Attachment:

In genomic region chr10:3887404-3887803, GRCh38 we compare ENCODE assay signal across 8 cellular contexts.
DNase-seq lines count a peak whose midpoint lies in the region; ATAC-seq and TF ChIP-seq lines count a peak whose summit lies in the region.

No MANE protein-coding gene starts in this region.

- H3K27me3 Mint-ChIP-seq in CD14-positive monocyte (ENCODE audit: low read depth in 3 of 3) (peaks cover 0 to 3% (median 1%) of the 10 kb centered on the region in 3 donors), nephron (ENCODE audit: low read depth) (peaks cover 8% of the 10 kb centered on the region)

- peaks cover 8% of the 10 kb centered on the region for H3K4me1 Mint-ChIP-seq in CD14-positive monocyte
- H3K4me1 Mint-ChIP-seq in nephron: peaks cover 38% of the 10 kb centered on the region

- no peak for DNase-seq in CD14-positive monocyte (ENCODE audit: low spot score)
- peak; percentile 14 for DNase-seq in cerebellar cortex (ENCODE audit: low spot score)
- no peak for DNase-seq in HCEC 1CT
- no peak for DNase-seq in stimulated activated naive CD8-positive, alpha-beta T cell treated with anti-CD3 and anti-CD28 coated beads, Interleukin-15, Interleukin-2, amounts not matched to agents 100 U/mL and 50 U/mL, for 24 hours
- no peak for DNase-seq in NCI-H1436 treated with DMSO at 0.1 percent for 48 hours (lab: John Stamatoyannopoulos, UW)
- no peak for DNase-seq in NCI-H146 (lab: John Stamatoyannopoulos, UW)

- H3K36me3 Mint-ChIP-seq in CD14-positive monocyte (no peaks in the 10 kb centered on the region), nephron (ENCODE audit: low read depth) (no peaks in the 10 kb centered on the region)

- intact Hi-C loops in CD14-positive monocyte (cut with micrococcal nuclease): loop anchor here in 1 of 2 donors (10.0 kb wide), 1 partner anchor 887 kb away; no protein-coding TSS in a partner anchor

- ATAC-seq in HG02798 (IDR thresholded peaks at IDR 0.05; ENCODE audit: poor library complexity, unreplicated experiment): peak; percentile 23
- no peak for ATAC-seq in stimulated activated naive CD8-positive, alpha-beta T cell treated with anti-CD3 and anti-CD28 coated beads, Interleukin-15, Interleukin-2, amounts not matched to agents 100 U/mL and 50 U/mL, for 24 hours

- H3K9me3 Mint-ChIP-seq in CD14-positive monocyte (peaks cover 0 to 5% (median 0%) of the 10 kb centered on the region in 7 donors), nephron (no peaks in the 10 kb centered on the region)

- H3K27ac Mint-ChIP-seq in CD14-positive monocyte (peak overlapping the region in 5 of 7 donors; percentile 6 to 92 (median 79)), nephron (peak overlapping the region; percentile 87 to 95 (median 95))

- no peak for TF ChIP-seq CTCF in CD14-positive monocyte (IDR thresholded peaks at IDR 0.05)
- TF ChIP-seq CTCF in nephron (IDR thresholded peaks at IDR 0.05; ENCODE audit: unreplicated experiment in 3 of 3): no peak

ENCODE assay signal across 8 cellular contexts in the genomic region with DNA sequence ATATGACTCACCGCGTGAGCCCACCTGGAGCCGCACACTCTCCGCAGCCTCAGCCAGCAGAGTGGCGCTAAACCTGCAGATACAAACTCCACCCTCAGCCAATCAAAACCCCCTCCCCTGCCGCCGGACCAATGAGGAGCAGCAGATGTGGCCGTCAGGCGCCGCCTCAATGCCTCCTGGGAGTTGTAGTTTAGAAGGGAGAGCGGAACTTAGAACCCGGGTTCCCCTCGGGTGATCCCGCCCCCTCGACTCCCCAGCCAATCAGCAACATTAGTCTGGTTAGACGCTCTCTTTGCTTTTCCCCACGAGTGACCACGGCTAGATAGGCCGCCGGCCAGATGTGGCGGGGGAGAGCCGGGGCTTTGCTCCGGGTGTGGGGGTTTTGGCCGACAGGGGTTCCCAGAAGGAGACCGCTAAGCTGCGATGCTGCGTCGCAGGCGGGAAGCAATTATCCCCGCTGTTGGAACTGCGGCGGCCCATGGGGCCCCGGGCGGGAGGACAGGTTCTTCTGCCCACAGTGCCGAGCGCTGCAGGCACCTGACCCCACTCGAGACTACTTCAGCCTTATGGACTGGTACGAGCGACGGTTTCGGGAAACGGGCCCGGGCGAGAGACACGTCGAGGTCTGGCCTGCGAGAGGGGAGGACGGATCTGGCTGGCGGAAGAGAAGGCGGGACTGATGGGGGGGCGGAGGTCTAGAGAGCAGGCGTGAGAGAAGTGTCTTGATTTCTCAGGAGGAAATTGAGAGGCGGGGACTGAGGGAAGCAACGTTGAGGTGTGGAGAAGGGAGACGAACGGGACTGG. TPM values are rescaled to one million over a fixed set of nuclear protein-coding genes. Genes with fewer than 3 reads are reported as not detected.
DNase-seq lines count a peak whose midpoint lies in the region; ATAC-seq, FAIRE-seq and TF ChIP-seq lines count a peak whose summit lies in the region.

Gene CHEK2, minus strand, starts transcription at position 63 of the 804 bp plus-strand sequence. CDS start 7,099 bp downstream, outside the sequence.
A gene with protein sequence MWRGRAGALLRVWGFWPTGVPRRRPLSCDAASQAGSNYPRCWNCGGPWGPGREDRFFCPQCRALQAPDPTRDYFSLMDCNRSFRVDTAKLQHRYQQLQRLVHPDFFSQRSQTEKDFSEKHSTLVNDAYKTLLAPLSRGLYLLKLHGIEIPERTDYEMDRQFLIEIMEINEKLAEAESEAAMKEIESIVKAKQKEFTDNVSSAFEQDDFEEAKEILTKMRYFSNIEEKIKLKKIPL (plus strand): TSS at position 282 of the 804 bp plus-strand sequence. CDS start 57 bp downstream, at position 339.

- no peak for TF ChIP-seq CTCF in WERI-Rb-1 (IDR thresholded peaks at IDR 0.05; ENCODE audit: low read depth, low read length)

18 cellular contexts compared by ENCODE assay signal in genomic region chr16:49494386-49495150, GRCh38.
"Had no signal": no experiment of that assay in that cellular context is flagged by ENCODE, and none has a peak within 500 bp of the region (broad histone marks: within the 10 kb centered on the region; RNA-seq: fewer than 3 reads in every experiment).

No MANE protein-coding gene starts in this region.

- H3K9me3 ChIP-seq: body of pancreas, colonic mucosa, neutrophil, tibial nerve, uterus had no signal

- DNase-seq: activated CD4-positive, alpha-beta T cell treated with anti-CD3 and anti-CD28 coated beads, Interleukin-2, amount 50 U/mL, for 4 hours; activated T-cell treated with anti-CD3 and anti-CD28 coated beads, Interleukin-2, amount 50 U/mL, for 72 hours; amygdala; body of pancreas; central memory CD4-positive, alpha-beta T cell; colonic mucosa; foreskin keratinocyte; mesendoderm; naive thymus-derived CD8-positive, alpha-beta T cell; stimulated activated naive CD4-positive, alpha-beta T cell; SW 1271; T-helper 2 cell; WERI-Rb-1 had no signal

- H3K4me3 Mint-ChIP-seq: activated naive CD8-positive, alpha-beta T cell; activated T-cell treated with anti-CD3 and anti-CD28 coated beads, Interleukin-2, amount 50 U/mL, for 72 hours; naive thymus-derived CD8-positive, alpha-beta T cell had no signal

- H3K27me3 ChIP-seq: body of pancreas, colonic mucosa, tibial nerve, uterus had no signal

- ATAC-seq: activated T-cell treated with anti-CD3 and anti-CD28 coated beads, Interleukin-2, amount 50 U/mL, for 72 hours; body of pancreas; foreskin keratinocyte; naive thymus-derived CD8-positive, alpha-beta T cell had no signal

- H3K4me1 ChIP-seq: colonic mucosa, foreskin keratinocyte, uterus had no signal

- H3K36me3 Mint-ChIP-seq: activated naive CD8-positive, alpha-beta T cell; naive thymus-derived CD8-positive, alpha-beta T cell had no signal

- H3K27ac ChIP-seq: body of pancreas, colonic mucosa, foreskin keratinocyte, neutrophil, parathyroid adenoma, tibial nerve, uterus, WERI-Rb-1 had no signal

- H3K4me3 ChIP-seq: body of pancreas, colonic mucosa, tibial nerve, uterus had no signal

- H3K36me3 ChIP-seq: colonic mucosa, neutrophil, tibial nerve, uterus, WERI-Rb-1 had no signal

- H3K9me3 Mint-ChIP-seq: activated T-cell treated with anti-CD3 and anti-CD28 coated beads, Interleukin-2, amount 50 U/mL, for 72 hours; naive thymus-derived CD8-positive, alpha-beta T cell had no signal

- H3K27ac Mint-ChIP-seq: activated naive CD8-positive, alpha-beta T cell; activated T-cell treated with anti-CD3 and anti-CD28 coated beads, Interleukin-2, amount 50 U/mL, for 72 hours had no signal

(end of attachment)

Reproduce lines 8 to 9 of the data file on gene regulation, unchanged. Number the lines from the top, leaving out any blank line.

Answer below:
- peak; percentile 14 for DNase-seq in cerebellar cortex (ENCODE audit: low spot score)
- no peak for DNase-seq in HCEC 1CT